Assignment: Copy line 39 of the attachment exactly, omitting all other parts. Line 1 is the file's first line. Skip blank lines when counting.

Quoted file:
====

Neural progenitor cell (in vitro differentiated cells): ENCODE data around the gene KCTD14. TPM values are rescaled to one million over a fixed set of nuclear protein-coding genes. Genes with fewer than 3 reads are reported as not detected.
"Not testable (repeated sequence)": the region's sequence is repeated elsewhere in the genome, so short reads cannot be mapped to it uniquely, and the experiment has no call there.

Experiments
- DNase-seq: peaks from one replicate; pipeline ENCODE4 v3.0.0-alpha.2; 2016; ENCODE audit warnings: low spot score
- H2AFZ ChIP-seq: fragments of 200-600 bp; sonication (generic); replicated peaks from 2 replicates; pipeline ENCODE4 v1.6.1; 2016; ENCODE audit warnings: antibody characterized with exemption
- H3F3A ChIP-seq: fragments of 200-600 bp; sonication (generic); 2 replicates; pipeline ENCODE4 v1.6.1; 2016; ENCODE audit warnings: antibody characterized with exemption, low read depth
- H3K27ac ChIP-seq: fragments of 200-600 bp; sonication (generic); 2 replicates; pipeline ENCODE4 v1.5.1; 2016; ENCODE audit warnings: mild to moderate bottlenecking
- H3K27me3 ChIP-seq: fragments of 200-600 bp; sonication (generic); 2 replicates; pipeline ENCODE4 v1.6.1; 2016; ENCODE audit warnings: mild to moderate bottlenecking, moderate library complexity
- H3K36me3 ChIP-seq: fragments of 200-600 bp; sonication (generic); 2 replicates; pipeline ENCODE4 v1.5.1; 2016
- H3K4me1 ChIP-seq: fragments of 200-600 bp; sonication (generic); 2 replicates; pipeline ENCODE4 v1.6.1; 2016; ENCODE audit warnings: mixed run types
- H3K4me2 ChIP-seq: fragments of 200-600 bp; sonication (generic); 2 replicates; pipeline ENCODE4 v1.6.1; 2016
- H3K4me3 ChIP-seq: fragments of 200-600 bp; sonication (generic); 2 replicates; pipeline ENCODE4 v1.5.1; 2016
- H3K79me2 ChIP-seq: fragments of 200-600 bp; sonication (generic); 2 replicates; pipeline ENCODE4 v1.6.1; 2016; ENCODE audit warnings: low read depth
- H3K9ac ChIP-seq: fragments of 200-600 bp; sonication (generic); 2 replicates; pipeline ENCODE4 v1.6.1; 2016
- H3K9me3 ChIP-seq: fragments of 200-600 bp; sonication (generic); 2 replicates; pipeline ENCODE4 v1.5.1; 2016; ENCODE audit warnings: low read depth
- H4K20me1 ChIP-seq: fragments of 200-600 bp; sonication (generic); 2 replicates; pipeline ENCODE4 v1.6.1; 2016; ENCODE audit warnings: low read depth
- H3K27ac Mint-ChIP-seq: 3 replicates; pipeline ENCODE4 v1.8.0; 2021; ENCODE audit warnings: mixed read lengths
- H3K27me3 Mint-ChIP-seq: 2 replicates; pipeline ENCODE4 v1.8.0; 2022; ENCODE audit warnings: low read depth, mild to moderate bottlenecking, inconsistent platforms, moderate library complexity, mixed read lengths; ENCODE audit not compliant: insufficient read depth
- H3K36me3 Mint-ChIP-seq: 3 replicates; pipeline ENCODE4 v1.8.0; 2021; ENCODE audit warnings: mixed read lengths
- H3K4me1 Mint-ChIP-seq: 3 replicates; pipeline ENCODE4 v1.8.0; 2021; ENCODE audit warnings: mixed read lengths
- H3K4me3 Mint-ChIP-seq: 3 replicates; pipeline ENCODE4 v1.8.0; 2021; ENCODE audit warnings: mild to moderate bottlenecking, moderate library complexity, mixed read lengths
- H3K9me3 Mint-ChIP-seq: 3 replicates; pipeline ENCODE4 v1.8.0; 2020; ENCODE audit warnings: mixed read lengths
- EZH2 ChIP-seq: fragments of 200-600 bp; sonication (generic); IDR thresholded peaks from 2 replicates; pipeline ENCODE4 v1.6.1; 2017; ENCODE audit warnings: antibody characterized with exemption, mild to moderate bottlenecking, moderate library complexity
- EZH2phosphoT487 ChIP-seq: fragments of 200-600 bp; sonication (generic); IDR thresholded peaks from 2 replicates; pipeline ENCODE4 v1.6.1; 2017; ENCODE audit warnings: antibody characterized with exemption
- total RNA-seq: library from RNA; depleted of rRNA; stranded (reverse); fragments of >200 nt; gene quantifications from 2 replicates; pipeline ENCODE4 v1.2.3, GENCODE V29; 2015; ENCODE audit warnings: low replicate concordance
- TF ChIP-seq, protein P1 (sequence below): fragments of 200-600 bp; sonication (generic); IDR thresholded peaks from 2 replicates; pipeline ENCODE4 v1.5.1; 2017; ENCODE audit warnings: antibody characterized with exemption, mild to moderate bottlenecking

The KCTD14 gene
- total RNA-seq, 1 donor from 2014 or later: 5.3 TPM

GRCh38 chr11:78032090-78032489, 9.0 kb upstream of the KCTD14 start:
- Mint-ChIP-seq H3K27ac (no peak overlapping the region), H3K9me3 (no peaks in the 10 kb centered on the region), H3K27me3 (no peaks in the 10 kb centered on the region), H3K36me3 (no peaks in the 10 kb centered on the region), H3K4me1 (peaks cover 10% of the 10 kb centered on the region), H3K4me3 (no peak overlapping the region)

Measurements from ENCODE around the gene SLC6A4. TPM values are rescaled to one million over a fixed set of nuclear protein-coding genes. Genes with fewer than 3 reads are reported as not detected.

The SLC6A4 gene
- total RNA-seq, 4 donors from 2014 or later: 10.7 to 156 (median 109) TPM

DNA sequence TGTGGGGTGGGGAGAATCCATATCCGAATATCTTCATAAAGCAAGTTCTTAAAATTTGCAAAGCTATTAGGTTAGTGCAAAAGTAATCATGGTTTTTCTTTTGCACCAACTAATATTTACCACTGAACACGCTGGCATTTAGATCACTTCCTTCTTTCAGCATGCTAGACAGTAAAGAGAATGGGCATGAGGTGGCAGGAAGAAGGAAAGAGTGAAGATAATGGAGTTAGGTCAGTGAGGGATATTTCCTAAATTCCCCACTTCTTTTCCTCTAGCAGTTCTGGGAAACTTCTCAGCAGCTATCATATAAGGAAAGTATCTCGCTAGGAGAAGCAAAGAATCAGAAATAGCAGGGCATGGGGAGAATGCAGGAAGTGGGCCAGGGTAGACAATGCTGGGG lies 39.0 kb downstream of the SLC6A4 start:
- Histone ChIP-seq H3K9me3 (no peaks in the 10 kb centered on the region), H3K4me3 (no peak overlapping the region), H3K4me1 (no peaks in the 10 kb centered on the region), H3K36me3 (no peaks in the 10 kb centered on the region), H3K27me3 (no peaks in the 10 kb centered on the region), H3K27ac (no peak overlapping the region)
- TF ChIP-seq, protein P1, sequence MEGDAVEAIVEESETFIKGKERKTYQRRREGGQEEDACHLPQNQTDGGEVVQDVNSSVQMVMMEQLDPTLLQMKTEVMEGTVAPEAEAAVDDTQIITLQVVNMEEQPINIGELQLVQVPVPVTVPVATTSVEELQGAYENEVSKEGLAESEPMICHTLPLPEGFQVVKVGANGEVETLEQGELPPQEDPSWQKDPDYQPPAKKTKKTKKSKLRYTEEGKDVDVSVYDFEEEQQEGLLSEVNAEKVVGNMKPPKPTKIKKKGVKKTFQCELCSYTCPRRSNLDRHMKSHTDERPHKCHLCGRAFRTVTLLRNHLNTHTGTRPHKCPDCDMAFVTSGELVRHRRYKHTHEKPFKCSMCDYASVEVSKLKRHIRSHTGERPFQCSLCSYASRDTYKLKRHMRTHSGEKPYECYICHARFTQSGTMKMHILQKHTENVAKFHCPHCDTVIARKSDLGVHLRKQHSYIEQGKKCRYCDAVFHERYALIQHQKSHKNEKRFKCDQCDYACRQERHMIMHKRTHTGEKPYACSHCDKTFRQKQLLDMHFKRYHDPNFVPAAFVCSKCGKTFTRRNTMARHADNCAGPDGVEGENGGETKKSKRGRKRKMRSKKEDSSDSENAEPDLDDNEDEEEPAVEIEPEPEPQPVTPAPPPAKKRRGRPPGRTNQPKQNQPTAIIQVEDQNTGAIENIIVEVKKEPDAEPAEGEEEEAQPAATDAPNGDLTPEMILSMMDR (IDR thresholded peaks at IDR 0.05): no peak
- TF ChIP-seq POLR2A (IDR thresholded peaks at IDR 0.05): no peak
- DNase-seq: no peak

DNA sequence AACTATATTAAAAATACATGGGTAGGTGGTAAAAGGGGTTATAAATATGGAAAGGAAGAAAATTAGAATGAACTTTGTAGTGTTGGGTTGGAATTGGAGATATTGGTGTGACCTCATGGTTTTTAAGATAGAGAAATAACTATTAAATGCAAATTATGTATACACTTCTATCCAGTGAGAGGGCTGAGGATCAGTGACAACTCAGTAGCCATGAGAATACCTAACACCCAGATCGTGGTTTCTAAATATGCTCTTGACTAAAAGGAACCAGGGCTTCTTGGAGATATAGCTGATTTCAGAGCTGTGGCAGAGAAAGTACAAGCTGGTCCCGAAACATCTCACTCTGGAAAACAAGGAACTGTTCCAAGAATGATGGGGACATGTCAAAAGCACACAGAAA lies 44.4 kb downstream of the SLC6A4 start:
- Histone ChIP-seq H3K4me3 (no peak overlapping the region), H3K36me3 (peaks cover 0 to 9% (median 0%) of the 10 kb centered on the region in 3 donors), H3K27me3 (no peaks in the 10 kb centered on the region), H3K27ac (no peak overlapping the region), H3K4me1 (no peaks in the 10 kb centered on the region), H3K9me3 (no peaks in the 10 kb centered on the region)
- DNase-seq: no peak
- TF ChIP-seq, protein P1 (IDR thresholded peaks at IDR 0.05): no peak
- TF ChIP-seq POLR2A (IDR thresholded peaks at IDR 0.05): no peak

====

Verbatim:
DNA sequence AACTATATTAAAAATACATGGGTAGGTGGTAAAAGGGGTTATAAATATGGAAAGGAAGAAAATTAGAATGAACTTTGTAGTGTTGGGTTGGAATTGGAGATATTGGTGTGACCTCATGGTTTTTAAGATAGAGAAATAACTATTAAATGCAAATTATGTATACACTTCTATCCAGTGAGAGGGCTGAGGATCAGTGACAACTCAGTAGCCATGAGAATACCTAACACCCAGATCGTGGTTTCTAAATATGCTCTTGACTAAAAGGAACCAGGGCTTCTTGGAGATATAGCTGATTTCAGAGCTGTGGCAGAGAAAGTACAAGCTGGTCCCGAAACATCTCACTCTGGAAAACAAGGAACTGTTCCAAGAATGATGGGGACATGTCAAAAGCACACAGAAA lies 44.4 kb downstream of the SLC6A4 start: